The Sisters Science Club

We are a community based organization that strives to enhance science, math, and health in the schools and community through seven main areas.

CLICK ON ONE OF THE STARS on the image to the right & explore the club's activities.

Founded January 2011, the club is comprised of approximately 350 members - but there is no clubhouse, administration, or required annual dues. Rather, the club works by the community bringing volunteers and financial support to enhance the good ideas of the school's science teachers.

The club enjoys close support from Kiwanis, Rotary, The Roundhouse Foundation, The Sisters Garden Club, Energyneering Solutions, Saint Charles Medical Center, Cascades East Area Health Education Center (CEAHEC) and has been awarded grant support from the Oregon Community Foundation and the Meyer Memorial Trust.

Most importantly, numerous individuals see value in these programs and provide financial support through the Sisters School Foundation, a 501c3 organization. If you would like to join this effort, click here to reach our president!

From time to time the club receives thankyou notes from people, and the one that accompanied this illustration touched us. Our commitment to science education is unwavering, and your contributions are essential if we are to continue to innovate, explore and invest in science education and literacy. Click here to donate!

The 2019 SciArt Contest top entries are shown in the movie below. As you can tell, we have some very talented students!

We also had a very successful science fair this year, where perhaps the biggest draw was the growing astronomy program at the high school. Instructor Rima Givot was instrumental in this as well as in obtaining another NSF grant for watching the night sky and engaging students in the RECON program ... helping characterize the Kuiper Belt that lies between Neptune and the dwarf planet Pluto. Stay Tuned!.


7. Flight Science
6. Hutchinson Cancer Research
5. Belfry Community Talks
4. The Science Fair
3. Seed to Table Program
2. Sisters School District and Health Education
1. Sisters Schools
The sixth presentation of the 2018-19 Frontiers in Science Monthly Symposium series in Sisters is titled "Can Artificial Intelligence Fight Alternative Facts?," and is presented by Daniel Lowd, Ph.D., associate professor in the Department of Computer and Information Science at the University of Oregon, on Tuesday, April 23rd.


Both of these news stories are current, and widely circulated. Why is understanding the difference between them important?

These "news" videos are not the same as the image displayed to the right that actually presents data, or the data supporting this image that can be accessed by clicking the image itself. If you'd like a scholarly introduction o the general topic of climate change, click here for an explanation of things like the greenhouse gas effect, ocean acidification, ocean temperature, the general effects of warming, indicies for measuring climate change, and steps we might take to change this trend. By examining the data yourself, your conclusions about the news videos presented above may change ... or perhaps not.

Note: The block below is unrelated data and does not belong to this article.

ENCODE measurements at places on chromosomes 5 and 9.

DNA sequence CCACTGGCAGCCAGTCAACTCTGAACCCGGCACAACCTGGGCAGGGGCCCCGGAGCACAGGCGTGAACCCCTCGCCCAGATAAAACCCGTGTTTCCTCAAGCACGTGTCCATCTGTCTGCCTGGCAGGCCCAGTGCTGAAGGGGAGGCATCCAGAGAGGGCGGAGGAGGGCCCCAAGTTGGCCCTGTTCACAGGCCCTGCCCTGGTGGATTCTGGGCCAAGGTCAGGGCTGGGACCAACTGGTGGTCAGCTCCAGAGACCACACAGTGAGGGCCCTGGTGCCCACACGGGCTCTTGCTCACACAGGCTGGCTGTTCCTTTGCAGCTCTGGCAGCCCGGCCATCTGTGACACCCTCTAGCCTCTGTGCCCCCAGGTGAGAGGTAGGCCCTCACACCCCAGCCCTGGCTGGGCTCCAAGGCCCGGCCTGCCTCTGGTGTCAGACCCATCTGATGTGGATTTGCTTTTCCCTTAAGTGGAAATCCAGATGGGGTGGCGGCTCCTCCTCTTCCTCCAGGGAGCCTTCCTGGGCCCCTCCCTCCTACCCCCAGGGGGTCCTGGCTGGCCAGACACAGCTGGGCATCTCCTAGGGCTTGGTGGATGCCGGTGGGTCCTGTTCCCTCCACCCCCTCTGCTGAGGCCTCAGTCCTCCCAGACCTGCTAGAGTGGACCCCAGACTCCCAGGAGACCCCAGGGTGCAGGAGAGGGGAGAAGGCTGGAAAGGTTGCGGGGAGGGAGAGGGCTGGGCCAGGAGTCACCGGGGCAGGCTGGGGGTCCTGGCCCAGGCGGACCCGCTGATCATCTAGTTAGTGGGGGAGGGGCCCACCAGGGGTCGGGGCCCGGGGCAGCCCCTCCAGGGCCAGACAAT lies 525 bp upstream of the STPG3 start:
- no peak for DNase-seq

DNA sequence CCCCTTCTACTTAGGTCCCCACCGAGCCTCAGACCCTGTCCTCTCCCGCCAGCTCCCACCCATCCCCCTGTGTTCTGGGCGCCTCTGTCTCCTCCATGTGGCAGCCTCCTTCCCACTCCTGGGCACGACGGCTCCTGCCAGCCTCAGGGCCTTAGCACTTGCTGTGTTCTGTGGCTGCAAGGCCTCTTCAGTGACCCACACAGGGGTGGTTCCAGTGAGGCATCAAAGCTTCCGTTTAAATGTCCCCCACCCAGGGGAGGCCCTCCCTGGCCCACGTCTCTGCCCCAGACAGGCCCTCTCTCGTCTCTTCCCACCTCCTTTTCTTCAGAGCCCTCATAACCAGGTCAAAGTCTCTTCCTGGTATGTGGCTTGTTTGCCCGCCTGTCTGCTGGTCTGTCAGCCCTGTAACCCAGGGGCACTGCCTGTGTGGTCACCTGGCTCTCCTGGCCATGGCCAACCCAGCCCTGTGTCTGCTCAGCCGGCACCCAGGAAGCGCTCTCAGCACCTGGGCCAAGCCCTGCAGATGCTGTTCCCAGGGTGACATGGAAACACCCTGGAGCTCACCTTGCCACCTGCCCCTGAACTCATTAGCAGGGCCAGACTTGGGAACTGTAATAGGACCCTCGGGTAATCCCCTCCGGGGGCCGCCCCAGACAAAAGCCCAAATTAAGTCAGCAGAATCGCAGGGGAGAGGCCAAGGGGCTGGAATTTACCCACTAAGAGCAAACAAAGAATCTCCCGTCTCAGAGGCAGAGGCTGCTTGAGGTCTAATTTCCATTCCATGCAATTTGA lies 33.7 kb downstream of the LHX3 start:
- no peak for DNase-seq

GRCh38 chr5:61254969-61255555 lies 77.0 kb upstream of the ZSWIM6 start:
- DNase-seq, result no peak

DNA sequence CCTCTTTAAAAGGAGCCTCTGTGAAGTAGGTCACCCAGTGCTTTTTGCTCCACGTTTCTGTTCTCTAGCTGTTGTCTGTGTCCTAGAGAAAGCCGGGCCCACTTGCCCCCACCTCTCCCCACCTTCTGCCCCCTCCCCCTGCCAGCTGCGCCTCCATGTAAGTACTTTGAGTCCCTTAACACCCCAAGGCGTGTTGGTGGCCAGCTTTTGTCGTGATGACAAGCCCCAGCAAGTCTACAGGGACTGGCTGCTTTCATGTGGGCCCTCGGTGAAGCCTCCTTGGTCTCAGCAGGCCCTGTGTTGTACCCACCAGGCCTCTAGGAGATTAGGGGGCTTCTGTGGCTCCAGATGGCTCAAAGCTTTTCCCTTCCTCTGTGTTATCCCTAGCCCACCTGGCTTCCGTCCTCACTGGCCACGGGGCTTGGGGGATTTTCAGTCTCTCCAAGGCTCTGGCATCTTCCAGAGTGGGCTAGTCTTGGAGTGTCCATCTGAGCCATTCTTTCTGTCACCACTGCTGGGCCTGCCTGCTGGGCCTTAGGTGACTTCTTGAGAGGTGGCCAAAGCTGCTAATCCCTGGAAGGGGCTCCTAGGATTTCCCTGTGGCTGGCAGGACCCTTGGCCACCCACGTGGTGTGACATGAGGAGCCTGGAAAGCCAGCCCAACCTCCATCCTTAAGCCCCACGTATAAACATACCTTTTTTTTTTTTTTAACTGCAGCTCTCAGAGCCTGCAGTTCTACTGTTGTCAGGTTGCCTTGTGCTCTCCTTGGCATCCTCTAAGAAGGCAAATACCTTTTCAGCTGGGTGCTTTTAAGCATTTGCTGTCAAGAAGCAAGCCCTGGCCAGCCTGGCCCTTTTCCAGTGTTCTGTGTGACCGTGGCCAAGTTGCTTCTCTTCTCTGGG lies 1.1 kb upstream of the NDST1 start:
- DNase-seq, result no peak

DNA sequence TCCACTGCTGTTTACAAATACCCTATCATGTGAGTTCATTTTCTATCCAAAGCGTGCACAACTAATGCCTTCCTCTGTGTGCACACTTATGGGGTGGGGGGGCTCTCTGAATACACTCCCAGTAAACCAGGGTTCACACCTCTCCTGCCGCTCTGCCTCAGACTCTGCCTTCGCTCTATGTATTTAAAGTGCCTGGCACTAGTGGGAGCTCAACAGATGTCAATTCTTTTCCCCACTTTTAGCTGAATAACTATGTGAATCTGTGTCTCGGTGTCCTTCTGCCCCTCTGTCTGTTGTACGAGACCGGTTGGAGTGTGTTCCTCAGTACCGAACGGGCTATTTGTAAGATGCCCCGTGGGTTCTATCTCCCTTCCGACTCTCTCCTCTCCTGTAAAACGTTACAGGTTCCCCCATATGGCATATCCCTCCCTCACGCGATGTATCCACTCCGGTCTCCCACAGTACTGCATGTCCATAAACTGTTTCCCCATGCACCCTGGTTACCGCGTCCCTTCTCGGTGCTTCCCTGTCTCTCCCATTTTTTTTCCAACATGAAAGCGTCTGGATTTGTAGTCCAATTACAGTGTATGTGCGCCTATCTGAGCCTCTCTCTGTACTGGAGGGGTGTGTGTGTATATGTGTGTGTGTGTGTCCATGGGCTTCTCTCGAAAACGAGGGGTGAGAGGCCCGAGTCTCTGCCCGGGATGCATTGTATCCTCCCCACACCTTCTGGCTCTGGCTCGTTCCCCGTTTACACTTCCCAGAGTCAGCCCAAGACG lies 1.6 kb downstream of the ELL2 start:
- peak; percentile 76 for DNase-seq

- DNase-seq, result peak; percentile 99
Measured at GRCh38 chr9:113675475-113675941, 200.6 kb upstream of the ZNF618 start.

Save the Date For Future Belfry Talks!

April 23 Dr. Daniel Lowd Algorithms and Artificial Intelligence: Science Takes on Fake News
May 7 Dr. Bob Collins The Brain, the Mind, and Society




Dr. Lowd's research covers a range of topics in statistical machine learning, including statistical relational representations, unifying learning and inference, and adversarial machine learning applications (e.g., spam filtering). He has received a Google Faculty Award, an ARO Young Investigator Award, and the best paper award at DEXA 2015. He also coauthored the book "Markov Logic: An Interface Layer for Artificial Intelligence."

This work focuses on the relationships among the examples, such as links among Web pages, friendship in a social network, or protein interactions in bioinformatics. This is done by by combining a relational representation, such as first-order logic, with a statistical representation, such as Markov or Bayesian networks. Confused yet? Well, stick with us.

Dr. Lowd's background gives him "standing" when speaking about fake news, alternative facts ... whatever you call it ... and because this is material that seems to be everywhere, and because there appears to be no way to stop it, this topic seems to be of crucial importance to everyone in our society

But what if fake news could be detected automatically? Would you trust it? Should you trust it? Professor Lowd will tackle the future of fake news: how neural networks can find patterns in text and images, how this technology can be used to detect fake news, and its limitations.

And while he works on this issue, the video below shows the direction that other research is going.


The presentation is bound to be fascinating, and I suspect we will all, once again,come away knowing a lot more than when we entered The Belfry. General Admission: $5.00. Teachers and Students are free. Social hour begins at 6, and the lecture starts at 7. See you there!